Public Relations: Have you ever opened up your local newspaper, and been shocked to find the smiling face of your competitor staring somewhat smugly back at you from a full-page feature article?
Not fair, is it? All that publicity is surely going to drive customers away from your business towards theirs. Your products and services are so much better than theirs, so why do they get coverage in the media?
Well, here’s why: they got the coverage because they talked to the media, and they did this by employing a public relations strategy within their marketing. And while all business owners know of public relations, most have never considered using PR to get their name out there in the marketplace.
The question is, why wouldn’t you? Publicity does generate interest and drive customers to your business. This is because people trust what they see and read in the media. Having your name (positively) mentioned in the media is basically a third-party endorsement. It builds your business’s credibility like no advertising or sales pitch can.
Public relations is a great way to educate potential and existing customers about your business and your products, build your business’s profile, and establish your credibility as an expert in whichever area is your specialty.
Sounds good? You haven’t heard the best of it – public relations is cheap. Most of the time, it doesn’t cost a cent.
So how do you take advantage of such a lucrative strategy? Engaging in public relations isn’t hard and doesn’t take a lot of effort – in fact, a few hours of your time per month should be plenty.
Just follow these simple steps to get your own PR campaign started:
ONE: Research media outlets
Put together a list of the media that you want to get published in – that is, media that targets the people YOU want to target. After all, it’s no use getting published in a computer magazine when you sell gardening services.
TWO: Brainstorm ideas
Think about anything newsworthy that has happened recently or will happen in your business – the launch of a new product, receiving an award, an exciting event, expert commentary on recent events/topics, and any achievements or a major change in your business.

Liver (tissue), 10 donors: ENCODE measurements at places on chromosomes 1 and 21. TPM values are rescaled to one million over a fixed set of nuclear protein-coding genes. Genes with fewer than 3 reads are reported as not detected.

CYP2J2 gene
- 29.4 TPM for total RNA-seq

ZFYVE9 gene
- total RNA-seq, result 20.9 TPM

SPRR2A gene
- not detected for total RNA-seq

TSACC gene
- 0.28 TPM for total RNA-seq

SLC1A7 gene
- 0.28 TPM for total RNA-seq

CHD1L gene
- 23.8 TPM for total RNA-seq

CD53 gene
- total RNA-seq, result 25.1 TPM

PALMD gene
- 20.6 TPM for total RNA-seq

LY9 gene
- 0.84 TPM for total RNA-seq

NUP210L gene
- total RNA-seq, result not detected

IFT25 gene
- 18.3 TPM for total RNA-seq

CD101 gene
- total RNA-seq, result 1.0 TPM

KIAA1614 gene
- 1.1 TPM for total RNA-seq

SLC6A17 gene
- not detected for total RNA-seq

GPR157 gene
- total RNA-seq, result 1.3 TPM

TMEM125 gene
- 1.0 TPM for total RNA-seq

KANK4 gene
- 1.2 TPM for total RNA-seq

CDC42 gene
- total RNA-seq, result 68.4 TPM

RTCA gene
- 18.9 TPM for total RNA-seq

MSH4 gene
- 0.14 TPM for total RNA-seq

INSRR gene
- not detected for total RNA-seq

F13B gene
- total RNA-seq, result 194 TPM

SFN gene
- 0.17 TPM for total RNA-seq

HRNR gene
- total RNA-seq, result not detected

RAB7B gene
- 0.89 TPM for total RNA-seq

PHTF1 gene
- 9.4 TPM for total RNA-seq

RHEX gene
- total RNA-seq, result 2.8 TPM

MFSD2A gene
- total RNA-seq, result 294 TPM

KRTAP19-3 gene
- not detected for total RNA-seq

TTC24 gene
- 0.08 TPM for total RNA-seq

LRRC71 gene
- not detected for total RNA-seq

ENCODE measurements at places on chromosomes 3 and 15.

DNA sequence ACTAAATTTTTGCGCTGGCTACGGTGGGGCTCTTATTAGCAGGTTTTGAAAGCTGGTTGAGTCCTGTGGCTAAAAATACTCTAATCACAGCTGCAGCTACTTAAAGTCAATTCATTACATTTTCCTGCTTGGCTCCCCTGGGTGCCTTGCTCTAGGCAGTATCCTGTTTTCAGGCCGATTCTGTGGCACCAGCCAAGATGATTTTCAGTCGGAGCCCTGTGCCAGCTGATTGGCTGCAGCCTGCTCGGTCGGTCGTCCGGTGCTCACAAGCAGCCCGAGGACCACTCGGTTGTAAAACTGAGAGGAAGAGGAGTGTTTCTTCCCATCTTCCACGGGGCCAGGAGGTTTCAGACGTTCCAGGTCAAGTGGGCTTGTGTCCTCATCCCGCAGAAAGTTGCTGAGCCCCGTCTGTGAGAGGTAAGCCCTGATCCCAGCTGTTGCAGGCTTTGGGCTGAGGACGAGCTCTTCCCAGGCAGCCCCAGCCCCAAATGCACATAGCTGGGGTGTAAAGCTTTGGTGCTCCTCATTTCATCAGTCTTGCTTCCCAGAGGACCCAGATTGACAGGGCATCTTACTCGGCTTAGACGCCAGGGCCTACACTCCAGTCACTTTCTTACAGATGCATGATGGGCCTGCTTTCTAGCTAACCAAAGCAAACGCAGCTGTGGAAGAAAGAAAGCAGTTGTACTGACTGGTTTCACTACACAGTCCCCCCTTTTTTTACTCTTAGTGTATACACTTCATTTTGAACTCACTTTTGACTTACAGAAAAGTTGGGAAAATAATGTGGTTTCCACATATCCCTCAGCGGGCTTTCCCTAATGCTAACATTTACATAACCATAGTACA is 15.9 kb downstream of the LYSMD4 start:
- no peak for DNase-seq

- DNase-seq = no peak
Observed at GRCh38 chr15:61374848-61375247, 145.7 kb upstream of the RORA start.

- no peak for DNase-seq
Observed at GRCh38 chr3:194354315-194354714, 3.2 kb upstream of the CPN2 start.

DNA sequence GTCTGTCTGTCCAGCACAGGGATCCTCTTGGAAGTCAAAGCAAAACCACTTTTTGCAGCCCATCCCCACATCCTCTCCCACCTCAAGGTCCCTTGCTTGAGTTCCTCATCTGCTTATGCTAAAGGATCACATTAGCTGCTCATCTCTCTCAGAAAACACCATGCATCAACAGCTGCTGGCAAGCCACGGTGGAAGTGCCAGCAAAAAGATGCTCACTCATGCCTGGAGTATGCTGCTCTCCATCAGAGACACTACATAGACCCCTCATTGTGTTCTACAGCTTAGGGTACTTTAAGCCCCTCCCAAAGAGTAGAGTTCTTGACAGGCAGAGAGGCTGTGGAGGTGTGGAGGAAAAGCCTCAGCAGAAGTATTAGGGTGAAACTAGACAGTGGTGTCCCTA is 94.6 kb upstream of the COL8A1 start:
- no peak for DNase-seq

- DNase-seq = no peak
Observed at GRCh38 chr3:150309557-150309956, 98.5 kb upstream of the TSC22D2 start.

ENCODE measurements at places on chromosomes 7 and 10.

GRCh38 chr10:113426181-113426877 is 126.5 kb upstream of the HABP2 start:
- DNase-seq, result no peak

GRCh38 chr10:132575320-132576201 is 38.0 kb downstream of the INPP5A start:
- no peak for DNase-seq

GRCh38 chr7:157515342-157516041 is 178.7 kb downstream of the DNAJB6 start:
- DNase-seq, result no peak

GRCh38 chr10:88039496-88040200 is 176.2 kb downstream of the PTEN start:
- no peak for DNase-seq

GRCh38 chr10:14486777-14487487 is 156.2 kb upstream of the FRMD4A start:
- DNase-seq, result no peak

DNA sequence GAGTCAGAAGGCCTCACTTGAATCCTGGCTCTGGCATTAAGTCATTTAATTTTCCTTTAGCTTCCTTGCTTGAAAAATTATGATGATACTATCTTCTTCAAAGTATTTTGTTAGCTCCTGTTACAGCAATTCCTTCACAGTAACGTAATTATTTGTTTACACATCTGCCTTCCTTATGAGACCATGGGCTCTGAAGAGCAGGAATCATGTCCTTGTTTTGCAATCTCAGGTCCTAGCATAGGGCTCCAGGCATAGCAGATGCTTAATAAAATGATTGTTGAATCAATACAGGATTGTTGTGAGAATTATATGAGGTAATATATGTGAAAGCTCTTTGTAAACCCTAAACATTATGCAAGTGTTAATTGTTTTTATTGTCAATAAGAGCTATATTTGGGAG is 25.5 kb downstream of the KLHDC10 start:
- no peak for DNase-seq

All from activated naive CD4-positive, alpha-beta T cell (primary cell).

THREE: Write a press release
A good press release will let the audience know who you are and what you do, and is brief and to the point. You should have an attention-grabbing heading, a brief subhead, and an opening paragraph detailing the who, what, where, when and why. The body should also be short and snappy, with the most important/interesting information displayed first.
FOUR: Send your release
You can either fax or e-mail your releases to the relevant outlets, but make sure your timing is right – you may need to check publishing deadlines, or ensure that the public are informed of an event that is happening in your business by a certain date.
FIVE: Follow up
This is an important step, as the follow up is often what gets a release published. Make a call to the editor or journalist you sent the release to a few days after you send it.. If you can create a relationship with the journalist, this will make the publication of your future releases much easier.
SIX: Be prepared for an interview
If a journalist is interested in your story, don’t be surprised if they call you for an interview to get more information – but make sure you’re prepared for it! Think up of possible questions beforehand and rehearse the answers. Prepare a few points you want to get across and make sure you stay on track.
SEVEN: Look out for your release
If a media outlet does decide to publish a story based on your release – firstly, congratulations! – and secondly, make sure you know about it! Journalists are sometime too busy to inform you of whether or when publish your release, so it’s up to you to read and review the publications for any media mentions.
EIGHT: Thank the journalist/editor
Send a brief thank you email for running the story, and start nurturing a win-win relationship with that contact. Keep them in the loop about any positive feedback on the article that you receive from your customers, and publicise the story and the publication by featuring a link to the article on your website/Facebook/Twitter page, and by getting clients to do the same. Journalists love to see the “buzz” generated around topics they write about, and also monitor which stories receive the most feedback, so helping them keep track will mean that they come to you the next time they want to write a story in your area of expertise.
NINE: Leverage your media mention
Having your business featured in a publication is exciting stuff, so make the most of it! Frame an over-sized copy of the press clipping and hang it in a prominent position in your place of business and in your office, so that customers and potential clients will be sure to see it. Send out the press clipping and a note to your suppliers and industry partners to personally thank them for their contribution in helping you achieve this media coverage, and publicise your coverage as much as you can – it IS a big deal!
TEN: Get the ball rolling on your next PR campaign
Don’t stop with that one release! Remember that the more coverage you get for your business, the greater visibility you have in your target market – so keep adding to your portfolio and get as much media exposure as you can.
Simple yet effective, PR is a great way to complement your existing marketing efforts and build a name for your business in your community. To learn more or to speak to an advisor, feel free to contact us on 1300 85 64 77.